Upon reaching the stage, Hannah Taylor immediately admitted to being nervous, before introducing She is Fierce, a new alternative magazine for teenage girls. She needn’t have been worried as her talk, and the values her magazine represent, were exceptionally well received – in fact, she absolutely stole the day. This crowdfunded publication is for girls, by girls, and aims to ensure that they don’t lose their confidence or their creativity as they enter their teens. Nutmeg targets another niche entirely – it offers a platform for the Scottish contingent of the football scene, with a focus on putting new writers in the spotlight. Ally Palmer explained how he has moved from the early stages of simply having an idea, through to producing a printed magazine which both feels and smells wonderful. It’s finding an engaged audience, identifying a gap, and filling it with a brilliant product.
Empire Magazine is a publication that knows all about staying relevant, and Terri White gave us her top tips on the topic. She discussed the importance of not only knowing what to say, but when to say it, emphasising that when a magazine starts a conversation, they own that conversation. The Editor-in-Chief drew attention to the value of being able to adapt to change in order to remain relevant. In Empire’s case this has often meant hosting live events, and connecting with consumers in real life.
The next panel session saw White joined on the stage by Peter Houston, Sha Nazir and Andrew Ormston. The conversation initially focused on the early days of a publication, with panellists debating whether issue 1 or issue 6 involved greater challenges. The general consensus was that while issue 1 involves a steep learning curve, the publishers have a huge number of ideas, and plenty of enthusiasm, while readers are willing to make allowances at such an early stage in the game. The discussion the turned to focus on how to maintain creativity in a world driven by statistics and ‘management.’
The second round of breakout sessions offered another range of exciting options. Peter Houston guided those of us in the Islay room through the creation of reader personas. Audience members were encouraged to share the challenges they face in identifying their readership, with participation from representatives of new and established publications alike. Houston reiterated the need to establish what you are trying to achieve throughout the session, and reminded us that we don’t want to be “nothing to nobody,” but we can’t be everything to everyone either.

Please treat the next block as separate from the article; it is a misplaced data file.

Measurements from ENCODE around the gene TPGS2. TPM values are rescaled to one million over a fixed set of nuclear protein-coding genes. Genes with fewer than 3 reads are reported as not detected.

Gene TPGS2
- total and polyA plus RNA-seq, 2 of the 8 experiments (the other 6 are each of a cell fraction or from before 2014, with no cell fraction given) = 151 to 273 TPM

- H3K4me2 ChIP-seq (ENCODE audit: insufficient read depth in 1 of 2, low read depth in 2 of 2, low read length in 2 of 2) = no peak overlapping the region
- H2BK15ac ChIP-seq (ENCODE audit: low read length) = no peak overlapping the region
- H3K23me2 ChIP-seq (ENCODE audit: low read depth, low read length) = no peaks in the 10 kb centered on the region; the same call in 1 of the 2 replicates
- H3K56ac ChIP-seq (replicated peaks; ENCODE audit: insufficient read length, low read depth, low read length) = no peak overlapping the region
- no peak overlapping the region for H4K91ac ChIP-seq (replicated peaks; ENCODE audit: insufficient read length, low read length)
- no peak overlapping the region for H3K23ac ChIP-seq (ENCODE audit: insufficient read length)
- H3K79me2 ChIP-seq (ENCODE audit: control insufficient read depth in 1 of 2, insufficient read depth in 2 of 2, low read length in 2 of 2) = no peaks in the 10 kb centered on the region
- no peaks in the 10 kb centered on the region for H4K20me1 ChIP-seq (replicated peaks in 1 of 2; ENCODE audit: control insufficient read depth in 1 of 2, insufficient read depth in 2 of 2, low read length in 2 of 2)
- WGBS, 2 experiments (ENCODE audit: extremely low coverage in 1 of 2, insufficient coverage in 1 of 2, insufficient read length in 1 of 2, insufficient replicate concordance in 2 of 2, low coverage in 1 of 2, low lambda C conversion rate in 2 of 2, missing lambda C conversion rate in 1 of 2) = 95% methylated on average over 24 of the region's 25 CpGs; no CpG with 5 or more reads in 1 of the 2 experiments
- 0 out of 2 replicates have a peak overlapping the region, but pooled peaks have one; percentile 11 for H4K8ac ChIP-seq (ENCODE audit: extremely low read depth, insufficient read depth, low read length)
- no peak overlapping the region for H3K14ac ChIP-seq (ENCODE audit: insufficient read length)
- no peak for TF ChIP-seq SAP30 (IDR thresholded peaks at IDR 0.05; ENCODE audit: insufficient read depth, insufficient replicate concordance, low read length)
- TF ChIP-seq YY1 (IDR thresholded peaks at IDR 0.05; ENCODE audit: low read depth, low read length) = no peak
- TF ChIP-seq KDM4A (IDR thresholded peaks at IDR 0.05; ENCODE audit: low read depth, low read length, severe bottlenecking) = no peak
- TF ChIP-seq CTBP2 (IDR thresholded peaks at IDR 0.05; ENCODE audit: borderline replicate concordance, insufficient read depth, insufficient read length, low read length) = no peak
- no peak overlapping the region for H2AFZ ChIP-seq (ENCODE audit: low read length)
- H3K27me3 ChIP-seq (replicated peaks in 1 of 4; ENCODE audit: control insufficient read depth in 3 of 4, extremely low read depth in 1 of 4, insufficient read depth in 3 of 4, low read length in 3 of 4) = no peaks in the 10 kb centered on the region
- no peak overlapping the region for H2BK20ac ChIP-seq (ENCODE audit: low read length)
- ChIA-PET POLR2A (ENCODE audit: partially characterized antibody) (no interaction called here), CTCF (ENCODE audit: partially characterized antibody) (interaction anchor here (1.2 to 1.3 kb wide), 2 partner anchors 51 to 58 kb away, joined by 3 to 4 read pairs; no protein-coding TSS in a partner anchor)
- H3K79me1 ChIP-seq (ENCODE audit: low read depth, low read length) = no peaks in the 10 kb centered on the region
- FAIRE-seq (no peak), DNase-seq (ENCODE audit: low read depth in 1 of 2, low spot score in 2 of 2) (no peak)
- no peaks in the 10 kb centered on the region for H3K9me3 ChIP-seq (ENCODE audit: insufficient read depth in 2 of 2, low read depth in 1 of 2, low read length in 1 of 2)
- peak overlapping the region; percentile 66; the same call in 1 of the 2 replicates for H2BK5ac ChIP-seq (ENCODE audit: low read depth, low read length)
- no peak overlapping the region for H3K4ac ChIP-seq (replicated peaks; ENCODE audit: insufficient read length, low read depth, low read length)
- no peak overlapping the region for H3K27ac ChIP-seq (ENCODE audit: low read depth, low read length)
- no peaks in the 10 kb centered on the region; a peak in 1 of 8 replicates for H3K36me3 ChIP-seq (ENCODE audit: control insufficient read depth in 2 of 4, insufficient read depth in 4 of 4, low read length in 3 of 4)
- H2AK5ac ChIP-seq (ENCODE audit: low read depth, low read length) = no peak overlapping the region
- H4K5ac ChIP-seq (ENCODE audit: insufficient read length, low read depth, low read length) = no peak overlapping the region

We returned to the main hall for a talk on design from Astrid Stavro, who kicked things off by telling us about her background. Her slideshow demonstrated the breadth and quality of her work, both prior to and including her work with Elephant magazine. Stavro honed in on the value of tactility in magazine publishing – when we buy magazines we want something that is centred around good content, but also looks and feels great.
In the final round of speakers from the New Scottish Magazines category, Heather McDaid of 404 Ink gave us an inside look into the workings of her brand literary new magazine, and Alberto Negro told us about his design-led magazine, 5 Style. Though 404 Ink may not yet have a magazine to show for their hard work, the team have plenty of ideas and enthusiasm, as well as both literary and monetary contributions from supporters. McDaid explained how they have used the Patreon platform in order to crowdfund their initial idea, and excitedly told us to expect publication in November. 5 Style, whose roots are in minimalism, covers fashion, travel and design, and has found great success in a social media-led marketing strategy. These six speakers from new magazines across the day showed how exciting and diverse the upcoming talent of the industry is. It’ll be a fun few years to see where they go from here.
Lord John Bird, founder of The Big Issue, was the final speaker of the day – appropriate to end an inspiring day with a talk from a man who is so undeniably inspirational. He told us about The Big Issue’s early days and need to fight for a cause, to change the perception of poverty with what they do, mixing anecdotes specific to his publication with general advice for the magazine industry. He described magazines as guides to action, harking back to Kingori’s point about how magazines, if trusted by their readers, are excellent curators, and left those in attendance with a fire under them – one that magazines have the power to change.
Magfest was an excellently executed day, with wonderful speakers, and an overwhelmingly positive atmosphere. The closing remarks highlighted the importance of strong branding and passion for the industry as a whole, as well as individual magazines. Neil Braidwood pointed out that the industry is in safe hands, and having seen the speakers from the New Scottish Magazines category, there’s little doubt that he’s right in saying so.